be part of the taxable estate.

Thomas Sewell writes:

@Justin,

I get that the donor likely gets some personal utility from making a donation to charity, but consider also that donations from anyone to many charities also benefit poorer people above and beyond just the tax deductible value of a contribution.

ZC writes:

@Thomas Sewell

That's cute, you think charitable contributions benefit poorer people. Ever look into that claim, for example the charity watch site?

Scott Sumner writes:

Justin, No, the mortgage interest deduction is a true distortion. The 401k simply defers taxes. There is no subsidy at all.

ZC, I agree that the tax system is very unequal, but it's wrong to call 401ks a "benefit", they are not. The real problem is that everyone doesn't have unlimited ability to contribute as much as they like to a 401k. In other words, savings not going into 401ks is double taxed.

The solution is to expand the program for everyone, not cut it back.

Justin writes:

Scott: I never said there was a subsidy. I said that 401k's benefit those in higher income brackets because the tax deferral is worth more to them.

ZC's comment basically explains why. The tax deferral is only revenue neutral if my tax rate in retirement is the same as my current tax rate. But my marginal tax rate in retirement is much lower then it is in my high earning years because my only income is from 401k distributions. High income earners can use the 401k to shift a given dollar into a lower tax bracket. If you think this logic is wrong, please point out the error in the following example:

Suppose I have $18000 before taxes. The high tax bracket pays 50% and the low tax bracket pays 25%. My investment doubles by the time I retire. Assume no capital gains taxes.

Case A: I am in the high tax bracket. Without the 401K, I pay income taxes and invest $9000. My investment grows to $18,000. With the 401k,
I invest $18,000. My investment grows to $36,000. Since my taxable income in retirement comes solely from 401k distributions, I am now in the 25% bracket and keep $27,000.

Case B: I am in the low tax bracket. Without the 401K, I pay income taxes and invest $13,500. My investment grows to $27,000. With the 401k, I invest $18,000 and my investment grows to $36,000. Since my taxable income in retirement comes solely from 401k distributions, and I invested the same amount as the person in Case A, I am still in the 25% bracket, and so I keep $27,000.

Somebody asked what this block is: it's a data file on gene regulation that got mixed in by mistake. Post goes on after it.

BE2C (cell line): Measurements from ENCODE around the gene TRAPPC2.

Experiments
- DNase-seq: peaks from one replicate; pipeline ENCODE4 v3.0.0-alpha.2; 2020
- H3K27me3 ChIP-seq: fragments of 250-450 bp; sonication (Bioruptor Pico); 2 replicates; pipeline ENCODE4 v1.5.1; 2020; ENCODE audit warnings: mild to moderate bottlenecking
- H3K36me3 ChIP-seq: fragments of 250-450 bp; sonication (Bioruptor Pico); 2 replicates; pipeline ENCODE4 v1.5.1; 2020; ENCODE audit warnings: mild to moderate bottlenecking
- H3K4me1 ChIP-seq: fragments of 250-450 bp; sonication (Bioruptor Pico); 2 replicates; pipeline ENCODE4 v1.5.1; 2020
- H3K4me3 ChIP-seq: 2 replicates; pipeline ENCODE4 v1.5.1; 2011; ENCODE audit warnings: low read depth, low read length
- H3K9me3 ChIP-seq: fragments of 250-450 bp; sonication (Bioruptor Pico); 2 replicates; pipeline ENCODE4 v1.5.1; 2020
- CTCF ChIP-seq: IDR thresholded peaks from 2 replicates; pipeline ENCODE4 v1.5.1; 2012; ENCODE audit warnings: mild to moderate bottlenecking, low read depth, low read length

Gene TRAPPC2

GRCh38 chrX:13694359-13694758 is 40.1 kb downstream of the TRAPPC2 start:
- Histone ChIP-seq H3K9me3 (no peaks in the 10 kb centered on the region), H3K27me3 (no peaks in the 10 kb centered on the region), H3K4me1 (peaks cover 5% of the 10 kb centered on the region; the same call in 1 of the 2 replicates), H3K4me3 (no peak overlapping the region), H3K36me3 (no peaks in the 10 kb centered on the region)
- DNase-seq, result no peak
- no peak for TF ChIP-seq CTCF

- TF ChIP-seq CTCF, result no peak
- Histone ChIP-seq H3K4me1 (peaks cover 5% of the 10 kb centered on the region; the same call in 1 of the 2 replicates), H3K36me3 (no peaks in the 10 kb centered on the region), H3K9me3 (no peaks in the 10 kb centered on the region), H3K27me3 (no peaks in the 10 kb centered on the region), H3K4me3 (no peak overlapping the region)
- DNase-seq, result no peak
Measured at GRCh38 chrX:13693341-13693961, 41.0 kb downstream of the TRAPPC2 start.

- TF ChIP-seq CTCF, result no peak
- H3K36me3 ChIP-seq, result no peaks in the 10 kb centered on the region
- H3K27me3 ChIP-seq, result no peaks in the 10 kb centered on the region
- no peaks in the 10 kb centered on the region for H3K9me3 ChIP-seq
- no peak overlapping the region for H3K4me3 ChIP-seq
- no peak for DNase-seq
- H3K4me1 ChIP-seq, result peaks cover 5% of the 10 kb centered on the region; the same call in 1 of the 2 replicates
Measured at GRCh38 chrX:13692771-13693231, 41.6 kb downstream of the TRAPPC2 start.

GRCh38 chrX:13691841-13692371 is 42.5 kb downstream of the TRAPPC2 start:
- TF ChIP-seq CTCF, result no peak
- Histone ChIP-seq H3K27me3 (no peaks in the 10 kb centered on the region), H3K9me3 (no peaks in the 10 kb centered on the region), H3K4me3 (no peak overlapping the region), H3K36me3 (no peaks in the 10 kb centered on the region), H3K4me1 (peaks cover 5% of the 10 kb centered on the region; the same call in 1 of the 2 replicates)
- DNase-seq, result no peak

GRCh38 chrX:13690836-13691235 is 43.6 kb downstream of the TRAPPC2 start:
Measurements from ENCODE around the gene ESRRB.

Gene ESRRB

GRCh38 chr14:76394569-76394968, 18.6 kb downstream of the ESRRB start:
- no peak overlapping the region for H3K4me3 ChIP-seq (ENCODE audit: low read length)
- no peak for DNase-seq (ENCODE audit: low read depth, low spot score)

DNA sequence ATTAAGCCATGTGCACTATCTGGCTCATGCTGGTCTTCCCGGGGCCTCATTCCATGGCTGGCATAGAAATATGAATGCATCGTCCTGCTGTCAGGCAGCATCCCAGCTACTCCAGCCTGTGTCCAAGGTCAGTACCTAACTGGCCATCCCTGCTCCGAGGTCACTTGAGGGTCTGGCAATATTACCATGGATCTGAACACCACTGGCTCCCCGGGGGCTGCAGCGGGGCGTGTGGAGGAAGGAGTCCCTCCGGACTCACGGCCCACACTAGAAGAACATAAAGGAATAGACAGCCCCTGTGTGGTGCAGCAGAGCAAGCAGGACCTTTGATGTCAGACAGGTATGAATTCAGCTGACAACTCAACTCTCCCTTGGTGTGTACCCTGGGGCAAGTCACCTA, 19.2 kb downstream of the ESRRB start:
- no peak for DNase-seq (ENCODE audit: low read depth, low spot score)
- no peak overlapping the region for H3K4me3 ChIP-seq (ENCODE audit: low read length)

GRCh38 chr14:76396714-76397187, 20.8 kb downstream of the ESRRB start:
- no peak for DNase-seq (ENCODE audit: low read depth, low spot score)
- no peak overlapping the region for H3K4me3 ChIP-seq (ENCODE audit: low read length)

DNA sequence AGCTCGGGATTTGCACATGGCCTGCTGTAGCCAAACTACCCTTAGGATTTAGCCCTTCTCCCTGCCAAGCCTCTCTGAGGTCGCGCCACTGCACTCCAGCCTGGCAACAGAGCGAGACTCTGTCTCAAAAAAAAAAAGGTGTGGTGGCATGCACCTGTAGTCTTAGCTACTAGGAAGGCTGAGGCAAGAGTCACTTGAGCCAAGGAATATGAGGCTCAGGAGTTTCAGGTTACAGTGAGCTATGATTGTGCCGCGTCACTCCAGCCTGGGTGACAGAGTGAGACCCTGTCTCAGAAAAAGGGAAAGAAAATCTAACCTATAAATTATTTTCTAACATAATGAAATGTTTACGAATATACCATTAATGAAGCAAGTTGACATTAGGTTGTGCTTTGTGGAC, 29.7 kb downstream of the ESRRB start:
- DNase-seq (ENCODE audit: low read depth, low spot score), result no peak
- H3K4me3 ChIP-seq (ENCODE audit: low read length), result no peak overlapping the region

So the high earner in Case A received a $9000 benefit from the 401K, while the low earner in Case B received no benefit.

John Thacker writes:
The fact that the GOP is even considering cutting the limit back to $2400 speaks volumes about the priorities of the modern GOP.

The proposal (which has issues for other reasons), is a proposal to limit deductible contributions but even increase Roth 401(k)s. It's basically for budgetary gimmick reasons; with Roths, the government gets the tax money now. That does cause some risk, if one can't credibly trust the government not to tax Roths later. (There's a secondary complaint from people concerned with inequality; by taxing upfront, Roths tax people with supernormal returns compared to the market less and people with subnormal returns more than deductible 401(k)s and IRAs).

I 100% guarantee that no policy has or would be considered that would lower the 401(k) contribution limit without leaving Roth 401(k)s the same or even encouraging them more.

Tim Ozenne writes:

IRAs and such are very much akin to the tax treatment of "deferred compensation," which allows certain "executives" and "celebrities" to put off income to taxation to a time when they expect to face lower rates. Whatever they do to IRAs,
they should also do to ALL deferred compensation agreements. Why would these be treated differently?

Matt Waters writes:

The unquestionable benefit of IRA/401k is avoidance of double-taxation.

The deferral benefits of traditional IRA's versus Roth IRA's can be very large. Here are some good calculations of marginal rates of traditional IRA withdrawals. It assumes IRA withdrawals are only non-SS income.

https://www.bogleheads.org/wiki/Taxation_of_Social_Security_benefits

The actual marginal rate depends on SS income, which has a complex formula.

In their test cases, marginal rates are substantially less than the 25-39.6% that would otherwise be paid. For $20k withdrawals in their married couple case, the tax rate is 0%. For $60k withdrawal, average tax rate is 15%.

Compared to a Roth IRA when your bracket is 33%, the $20k withdrawal saves $6.6k and the $60k withdrawal saves $11k.

Having only Roth IRA's gets the intention of avoiding double-taxation while not *also* giving the benefit of tax deferral. This tax deferral gets around the intention of having progressive brackets in the first place.